Have you looked at the prices of high-power resistors and rheostats (variable high-power resistors)? :) That's just a bit tongue in cheek, but those are not necessarily cheap - especially not if you want to mount them on a heatsink.
Electronic loads don't need to be either complex or expensive. A basic one, usable for up to 100W or so can be cobbled together from parts found inside a junker PC, quite literally. CPU heatsink + fan to dissipate the heat, mosfets from the ATX power supply and/or onboard supplies as series pass elements, and a couple cheap op-amps. Of course there's also the knowledge of how to put it all together. But if you had a bunch of junk desktop PCs, you could probably make one from nothing but parts scavenged from those PCs, quite literally.
Of course that would be a relatively nice adjustable load. If you only need a "dumb resistor" then of course you can use resistors - they just get expensive to implement, it's somewhat cheaper to use junk parts if you got them.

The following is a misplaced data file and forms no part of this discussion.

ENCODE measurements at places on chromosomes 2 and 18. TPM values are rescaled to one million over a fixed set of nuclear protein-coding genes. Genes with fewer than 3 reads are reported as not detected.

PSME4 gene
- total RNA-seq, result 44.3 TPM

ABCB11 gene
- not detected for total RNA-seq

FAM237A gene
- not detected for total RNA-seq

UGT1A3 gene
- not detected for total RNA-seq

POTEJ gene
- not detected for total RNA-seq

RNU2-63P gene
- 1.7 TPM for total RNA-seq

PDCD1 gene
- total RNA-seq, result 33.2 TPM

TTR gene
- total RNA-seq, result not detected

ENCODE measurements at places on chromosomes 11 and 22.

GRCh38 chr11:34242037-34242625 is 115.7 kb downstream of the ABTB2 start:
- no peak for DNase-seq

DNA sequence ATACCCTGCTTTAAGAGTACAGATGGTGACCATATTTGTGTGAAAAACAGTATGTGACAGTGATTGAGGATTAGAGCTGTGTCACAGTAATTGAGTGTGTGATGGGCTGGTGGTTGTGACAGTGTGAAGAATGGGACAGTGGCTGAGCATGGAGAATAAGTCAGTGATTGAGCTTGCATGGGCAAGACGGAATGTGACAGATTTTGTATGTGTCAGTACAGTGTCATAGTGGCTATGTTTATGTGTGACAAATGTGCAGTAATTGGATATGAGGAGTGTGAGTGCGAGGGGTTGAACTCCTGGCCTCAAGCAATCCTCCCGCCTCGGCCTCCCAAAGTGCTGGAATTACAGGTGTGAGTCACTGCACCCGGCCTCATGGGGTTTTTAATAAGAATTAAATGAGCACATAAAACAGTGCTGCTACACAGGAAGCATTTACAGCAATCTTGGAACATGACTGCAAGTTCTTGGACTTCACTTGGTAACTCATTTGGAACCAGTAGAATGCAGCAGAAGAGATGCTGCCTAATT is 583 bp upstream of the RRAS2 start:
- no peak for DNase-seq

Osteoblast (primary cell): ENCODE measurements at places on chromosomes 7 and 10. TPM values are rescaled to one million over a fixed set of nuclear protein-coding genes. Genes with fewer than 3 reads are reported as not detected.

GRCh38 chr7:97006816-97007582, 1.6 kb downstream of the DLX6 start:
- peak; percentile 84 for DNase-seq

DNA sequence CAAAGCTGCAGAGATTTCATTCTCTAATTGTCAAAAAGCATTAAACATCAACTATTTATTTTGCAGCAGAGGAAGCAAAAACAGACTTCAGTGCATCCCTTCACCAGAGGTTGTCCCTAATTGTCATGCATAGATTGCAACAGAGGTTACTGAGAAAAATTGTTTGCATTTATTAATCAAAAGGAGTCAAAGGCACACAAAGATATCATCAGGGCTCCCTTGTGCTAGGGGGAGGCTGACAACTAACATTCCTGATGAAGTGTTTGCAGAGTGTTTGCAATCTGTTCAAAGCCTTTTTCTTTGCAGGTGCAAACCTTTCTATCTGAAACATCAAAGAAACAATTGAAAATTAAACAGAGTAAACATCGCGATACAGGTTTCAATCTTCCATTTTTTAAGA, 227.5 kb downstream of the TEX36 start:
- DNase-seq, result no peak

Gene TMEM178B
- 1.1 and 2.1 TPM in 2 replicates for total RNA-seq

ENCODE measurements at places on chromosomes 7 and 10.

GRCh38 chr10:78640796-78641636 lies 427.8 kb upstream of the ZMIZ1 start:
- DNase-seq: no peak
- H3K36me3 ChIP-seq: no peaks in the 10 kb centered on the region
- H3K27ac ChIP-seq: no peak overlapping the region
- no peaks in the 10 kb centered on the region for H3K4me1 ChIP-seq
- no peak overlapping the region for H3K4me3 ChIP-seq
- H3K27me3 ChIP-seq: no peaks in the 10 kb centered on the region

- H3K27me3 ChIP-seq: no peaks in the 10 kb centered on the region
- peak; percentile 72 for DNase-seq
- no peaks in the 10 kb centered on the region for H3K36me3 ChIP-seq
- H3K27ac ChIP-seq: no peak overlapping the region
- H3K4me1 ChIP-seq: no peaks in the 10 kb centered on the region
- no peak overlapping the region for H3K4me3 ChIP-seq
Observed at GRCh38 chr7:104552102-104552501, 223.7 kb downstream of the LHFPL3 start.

There are YouTube videos where you can see an electronic load being built start-to-finish. Some of those present quite reasonably performing designs built for very cheap.
If your time is free, then you can get quite a bit of lab gear made the DIY way, and it will be much "cheaper" in material cost than off-the-shelf devices. For most people professionally into electronics, though, their time is anything but free, and they may have different hobby projects in mind than what they need on the bench at work.